SPEAKER: M4
I was raised in Beverly Hills So we didn't think of ourselves as particularly privileged or anything. It was just the norm even though a lot of our friends were not in the business they were we were accustomed to it like the Marx Brothers would be at our house for weeks at a time. We had two or three at Malibu Colony homes but they were all of them. Oh I see they were in our home for two or three weeks at a time. I was raised with them and a lot of my humor probably comes from Groucho and Harpo Groucho particularly from Harpo to do pantomime somehow it's just natural but they were referred to by those names.
SPEAKER: M9
Did you call them by another name or no.
SPEAKER: M5
When when when Groucho called on the phone he would use the name of one of the characters he played in the movies and he wouldn't break from it. Dr. Finkle saying and he wouldn't break for me dad is Dad it's Groucho. But they did go by those names.
SPEAKER: M9
You say like could you. Could you pass me the milk at dinner or something like that you refer to them by their normal birth name.
SPEAKER: M5
No. No.
SPEAKER: M9
No and it was interesting and so OK. So you you met a bunch of different ok and what did they think about you going into writing.
SPEAKER: M5
They didn't you know they didn't try to influence me one way or the other. So was kind of a mixed blessing to be with he was always so funny. But it was always at someone's expense. And so you'd You couldn't help laughing but it was cruel to the person who is making fun of who is quite often his wife of the moment. And they were these young models and he would make fun about his sex life. Right. Or he'd make fun of me or whoever it was you'd feel sorry for them but you couldn't stop laughing. He was an amazing amazing content for contemporaneous. I mean he would just make it up off the top of his head. He didn't need you know scripts or anything like that.
SPEAKER: M1
He was going anyway. Harpo was quiet naturally the one who never spoke at all. Right.
SPEAKER: M5
Well he that's right. He did. He did. He spoke but he didn't. He had a quiet voice and I was actually a stage manager the first time he spoke onstage and there's ironic he was he was a gentle soul he was very much like a kid he would hide under the blankets with his kids and a flashlight reading reading comic books when they were supposed to be asleep. That's kind of sweet person he was. The brothers were all quite different.
SPEAKER: M9
And then you grew up in this environment where these international celebrities will just waltz through your your home.
SPEAKER: M5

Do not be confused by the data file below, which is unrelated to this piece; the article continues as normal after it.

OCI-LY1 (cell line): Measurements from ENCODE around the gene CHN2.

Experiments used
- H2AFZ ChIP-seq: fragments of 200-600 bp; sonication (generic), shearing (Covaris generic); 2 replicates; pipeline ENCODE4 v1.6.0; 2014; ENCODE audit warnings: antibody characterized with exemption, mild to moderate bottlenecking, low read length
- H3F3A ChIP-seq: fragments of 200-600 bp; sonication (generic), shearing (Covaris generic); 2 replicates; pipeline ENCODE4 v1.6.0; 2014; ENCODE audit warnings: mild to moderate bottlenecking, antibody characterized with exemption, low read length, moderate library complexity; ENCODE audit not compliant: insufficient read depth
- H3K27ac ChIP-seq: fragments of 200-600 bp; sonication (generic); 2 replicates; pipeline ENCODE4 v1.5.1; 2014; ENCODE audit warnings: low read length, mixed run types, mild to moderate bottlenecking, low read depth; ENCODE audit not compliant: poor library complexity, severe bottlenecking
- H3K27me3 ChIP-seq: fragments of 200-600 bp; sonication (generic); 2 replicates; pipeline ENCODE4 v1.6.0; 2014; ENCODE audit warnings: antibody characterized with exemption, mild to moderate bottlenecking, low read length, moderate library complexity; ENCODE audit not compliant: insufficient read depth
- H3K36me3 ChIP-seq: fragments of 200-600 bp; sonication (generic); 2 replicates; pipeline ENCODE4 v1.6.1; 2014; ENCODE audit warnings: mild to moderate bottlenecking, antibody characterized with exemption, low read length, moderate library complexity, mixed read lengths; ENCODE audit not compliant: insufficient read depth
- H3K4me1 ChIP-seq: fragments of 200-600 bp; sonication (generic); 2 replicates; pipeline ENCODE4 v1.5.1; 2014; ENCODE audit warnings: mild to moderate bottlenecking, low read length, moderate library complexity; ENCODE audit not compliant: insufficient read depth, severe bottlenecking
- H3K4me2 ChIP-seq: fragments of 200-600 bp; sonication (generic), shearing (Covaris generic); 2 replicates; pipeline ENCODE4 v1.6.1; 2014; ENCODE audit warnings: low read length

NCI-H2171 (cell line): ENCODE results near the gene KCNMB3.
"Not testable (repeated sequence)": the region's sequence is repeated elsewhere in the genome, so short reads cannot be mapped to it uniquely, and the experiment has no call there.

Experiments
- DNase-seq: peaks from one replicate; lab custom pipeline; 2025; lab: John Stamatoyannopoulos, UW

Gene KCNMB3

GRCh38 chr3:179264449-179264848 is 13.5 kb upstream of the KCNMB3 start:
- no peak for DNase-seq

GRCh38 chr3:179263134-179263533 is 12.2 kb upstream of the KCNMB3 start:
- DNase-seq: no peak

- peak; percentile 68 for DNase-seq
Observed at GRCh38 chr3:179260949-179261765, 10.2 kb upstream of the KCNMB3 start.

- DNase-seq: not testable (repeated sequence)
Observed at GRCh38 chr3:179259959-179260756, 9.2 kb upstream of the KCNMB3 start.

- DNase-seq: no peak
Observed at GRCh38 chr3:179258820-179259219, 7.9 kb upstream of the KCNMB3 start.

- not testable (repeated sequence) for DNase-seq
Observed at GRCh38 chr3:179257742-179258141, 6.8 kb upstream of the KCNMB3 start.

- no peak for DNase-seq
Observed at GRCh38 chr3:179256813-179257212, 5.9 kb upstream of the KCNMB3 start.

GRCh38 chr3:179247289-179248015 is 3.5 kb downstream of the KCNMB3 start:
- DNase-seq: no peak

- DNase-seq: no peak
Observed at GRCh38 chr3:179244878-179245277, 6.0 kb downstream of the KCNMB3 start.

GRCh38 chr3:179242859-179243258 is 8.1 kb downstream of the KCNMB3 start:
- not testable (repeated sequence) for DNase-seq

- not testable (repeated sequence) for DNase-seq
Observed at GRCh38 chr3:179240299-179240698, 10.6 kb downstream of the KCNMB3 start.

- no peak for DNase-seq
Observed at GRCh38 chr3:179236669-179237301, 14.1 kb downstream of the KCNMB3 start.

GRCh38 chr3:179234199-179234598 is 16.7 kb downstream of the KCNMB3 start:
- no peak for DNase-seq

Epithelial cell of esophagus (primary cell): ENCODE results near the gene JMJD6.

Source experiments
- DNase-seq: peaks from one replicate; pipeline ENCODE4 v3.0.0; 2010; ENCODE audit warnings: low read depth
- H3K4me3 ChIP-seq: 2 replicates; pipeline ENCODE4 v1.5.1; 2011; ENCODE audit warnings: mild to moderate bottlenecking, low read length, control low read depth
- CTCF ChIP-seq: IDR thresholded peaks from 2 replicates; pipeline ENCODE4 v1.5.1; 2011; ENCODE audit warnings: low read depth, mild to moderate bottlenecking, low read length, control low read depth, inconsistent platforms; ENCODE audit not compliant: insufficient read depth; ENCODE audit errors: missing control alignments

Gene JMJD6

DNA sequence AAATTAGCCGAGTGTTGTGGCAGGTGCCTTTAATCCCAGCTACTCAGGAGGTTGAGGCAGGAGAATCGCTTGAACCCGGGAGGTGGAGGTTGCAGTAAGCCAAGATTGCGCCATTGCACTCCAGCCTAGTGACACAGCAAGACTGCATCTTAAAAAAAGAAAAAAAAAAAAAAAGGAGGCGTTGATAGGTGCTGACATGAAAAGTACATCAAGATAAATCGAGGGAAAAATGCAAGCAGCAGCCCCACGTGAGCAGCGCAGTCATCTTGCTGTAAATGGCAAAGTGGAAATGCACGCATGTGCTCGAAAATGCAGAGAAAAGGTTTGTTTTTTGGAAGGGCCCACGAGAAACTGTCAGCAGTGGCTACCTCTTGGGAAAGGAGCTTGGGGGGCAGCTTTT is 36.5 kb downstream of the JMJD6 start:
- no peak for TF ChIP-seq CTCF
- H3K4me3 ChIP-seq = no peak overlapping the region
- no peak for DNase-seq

Well you see that my father was actually he didn't want to be known. He never had a publisher. But he was far more powerful and well you know probably although he didn't show it off.
SPEAKER: M4
Probably more wealthy and more productive than any of them and they all looked up to him and would bring him their material if they were working in a movie to rewrite or if they had a TV show they go around the golf course with a notebook and then he would help them the George Burns or whoever it was. They looked after him in a way but it wasn't really whether you're in show business or not someone might be an accountant and they were treated just the same as a star in those days. It wasn't as much the people I knew it wasn't really segregated to who's a star who's not. In fact Joan Harper wanted that date at that time because their films were made before I was born. It was like a member of the family you know like family members could be secretary or someone who you don't know quite what they did. They did a little writing and it didn't matter their status publicly Did you always want to be a writer don't always be part of this world or did you read it.
SPEAKER: M5
Well I was a rebellious person and I was sort of a I was small and had big teeth. And so I the only way I could get attention was by doing stunts. But they all had a philosophical trend behind them but I didn't want to be in the motion picture business I wanted to be a novelist. And fun funny. I've just published my first book but it's not a novel it's nonfiction but I didn't really want to emulate them at all. It just turned out the first time I directed in college it was the first time I had ever done. Usually something easily that you know I had no training in directing seemed to be the most natural thing I've ever done. You know most things take work. I wasn't a great athlete due to lack of confidence. I think I was I'm small. You know I was five eight and a half and so I wasn't really trying to emulate it at all.
SPEAKER: M2
Larry found all of your all of your exposure even though potentially you had something going on. I'm directing film and he started doing that in college.
SPEAKER: M4
I started directing plays in college. I was actually the first practically the first person to direct the main stage play in college. The generation that came when when people came back from World War Two they were older and they directed plays but I was the only other one to do that and some other thing.